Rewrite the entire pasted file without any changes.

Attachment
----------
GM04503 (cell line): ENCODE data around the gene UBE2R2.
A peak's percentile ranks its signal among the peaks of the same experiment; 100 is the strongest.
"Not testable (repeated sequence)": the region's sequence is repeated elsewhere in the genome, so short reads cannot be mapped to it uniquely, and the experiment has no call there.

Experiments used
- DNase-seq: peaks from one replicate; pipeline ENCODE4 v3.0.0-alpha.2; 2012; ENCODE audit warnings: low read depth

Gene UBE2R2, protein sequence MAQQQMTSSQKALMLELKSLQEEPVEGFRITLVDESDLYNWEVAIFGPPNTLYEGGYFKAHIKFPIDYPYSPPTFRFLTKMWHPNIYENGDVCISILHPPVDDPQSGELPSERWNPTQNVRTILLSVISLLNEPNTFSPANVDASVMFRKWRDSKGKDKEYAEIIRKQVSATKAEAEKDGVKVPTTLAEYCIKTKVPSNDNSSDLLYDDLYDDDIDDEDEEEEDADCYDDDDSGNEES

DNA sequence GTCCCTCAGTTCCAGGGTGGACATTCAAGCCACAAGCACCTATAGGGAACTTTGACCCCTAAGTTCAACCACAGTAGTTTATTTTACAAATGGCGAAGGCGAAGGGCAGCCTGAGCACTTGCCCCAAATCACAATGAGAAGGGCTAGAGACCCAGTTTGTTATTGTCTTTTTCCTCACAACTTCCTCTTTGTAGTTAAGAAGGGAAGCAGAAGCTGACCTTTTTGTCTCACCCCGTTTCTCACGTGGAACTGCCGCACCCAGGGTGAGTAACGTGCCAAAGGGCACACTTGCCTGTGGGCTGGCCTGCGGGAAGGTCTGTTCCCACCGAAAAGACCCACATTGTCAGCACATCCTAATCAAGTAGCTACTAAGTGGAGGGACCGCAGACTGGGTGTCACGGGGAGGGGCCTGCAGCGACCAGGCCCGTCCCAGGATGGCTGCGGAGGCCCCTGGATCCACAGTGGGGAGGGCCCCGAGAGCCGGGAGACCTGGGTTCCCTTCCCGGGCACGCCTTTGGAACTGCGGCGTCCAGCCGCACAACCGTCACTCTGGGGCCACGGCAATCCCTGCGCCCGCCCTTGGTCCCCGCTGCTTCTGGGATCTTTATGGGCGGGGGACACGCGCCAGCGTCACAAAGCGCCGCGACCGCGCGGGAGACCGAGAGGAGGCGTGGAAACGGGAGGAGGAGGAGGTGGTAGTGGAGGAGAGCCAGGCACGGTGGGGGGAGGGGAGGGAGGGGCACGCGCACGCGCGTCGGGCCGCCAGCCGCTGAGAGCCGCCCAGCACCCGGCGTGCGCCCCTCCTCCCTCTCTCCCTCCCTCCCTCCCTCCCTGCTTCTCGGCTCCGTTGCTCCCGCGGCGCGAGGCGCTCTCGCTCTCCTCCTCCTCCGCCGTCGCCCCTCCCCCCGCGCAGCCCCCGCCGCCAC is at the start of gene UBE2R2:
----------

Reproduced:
GM04503 (cell line): ENCODE data around the gene UBE2R2.
A peak's percentile ranks its signal among the peaks of the same experiment; 100 is the strongest.
"Not testable (repeated sequence)": the region's sequence is repeated elsewhere in the genome, so short reads cannot be mapped to it uniquely, and the experiment has no call there.

Experiments used
- DNase-seq: peaks from one replicate; pipeline ENCODE4 v3.0.0-alpha.2; 2012; ENCODE audit warnings: low read depth

Gene UBE2R2, protein sequence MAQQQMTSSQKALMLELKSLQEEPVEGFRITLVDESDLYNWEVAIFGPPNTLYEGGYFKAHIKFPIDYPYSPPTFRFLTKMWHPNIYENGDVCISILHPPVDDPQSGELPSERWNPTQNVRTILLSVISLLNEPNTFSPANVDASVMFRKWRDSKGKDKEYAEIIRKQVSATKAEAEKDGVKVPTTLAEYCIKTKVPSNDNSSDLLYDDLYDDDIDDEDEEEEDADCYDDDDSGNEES

DNA sequence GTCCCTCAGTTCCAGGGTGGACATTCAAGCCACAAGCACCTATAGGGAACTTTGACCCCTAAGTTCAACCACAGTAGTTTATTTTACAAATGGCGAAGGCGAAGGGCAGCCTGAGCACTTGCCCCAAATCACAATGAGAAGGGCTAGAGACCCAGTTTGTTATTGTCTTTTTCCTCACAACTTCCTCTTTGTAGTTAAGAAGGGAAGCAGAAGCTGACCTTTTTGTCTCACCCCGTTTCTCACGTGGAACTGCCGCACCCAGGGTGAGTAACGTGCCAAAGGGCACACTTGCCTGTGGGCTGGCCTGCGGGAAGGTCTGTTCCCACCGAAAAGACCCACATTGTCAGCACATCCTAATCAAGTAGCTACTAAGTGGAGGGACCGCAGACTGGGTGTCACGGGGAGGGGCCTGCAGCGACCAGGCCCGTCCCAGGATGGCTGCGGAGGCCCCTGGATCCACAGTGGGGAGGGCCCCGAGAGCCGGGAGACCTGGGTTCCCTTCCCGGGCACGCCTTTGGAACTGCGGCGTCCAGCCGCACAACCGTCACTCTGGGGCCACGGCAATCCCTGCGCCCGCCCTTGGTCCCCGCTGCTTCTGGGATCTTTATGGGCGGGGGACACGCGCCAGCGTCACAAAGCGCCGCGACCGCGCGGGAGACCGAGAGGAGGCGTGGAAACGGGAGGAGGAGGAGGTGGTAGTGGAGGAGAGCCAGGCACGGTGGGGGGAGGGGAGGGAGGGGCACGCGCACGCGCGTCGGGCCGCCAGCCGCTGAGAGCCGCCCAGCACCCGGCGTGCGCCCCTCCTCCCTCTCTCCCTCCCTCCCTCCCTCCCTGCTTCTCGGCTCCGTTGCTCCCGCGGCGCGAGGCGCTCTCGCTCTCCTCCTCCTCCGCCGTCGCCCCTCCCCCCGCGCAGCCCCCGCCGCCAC is at the start of gene UBE2R2: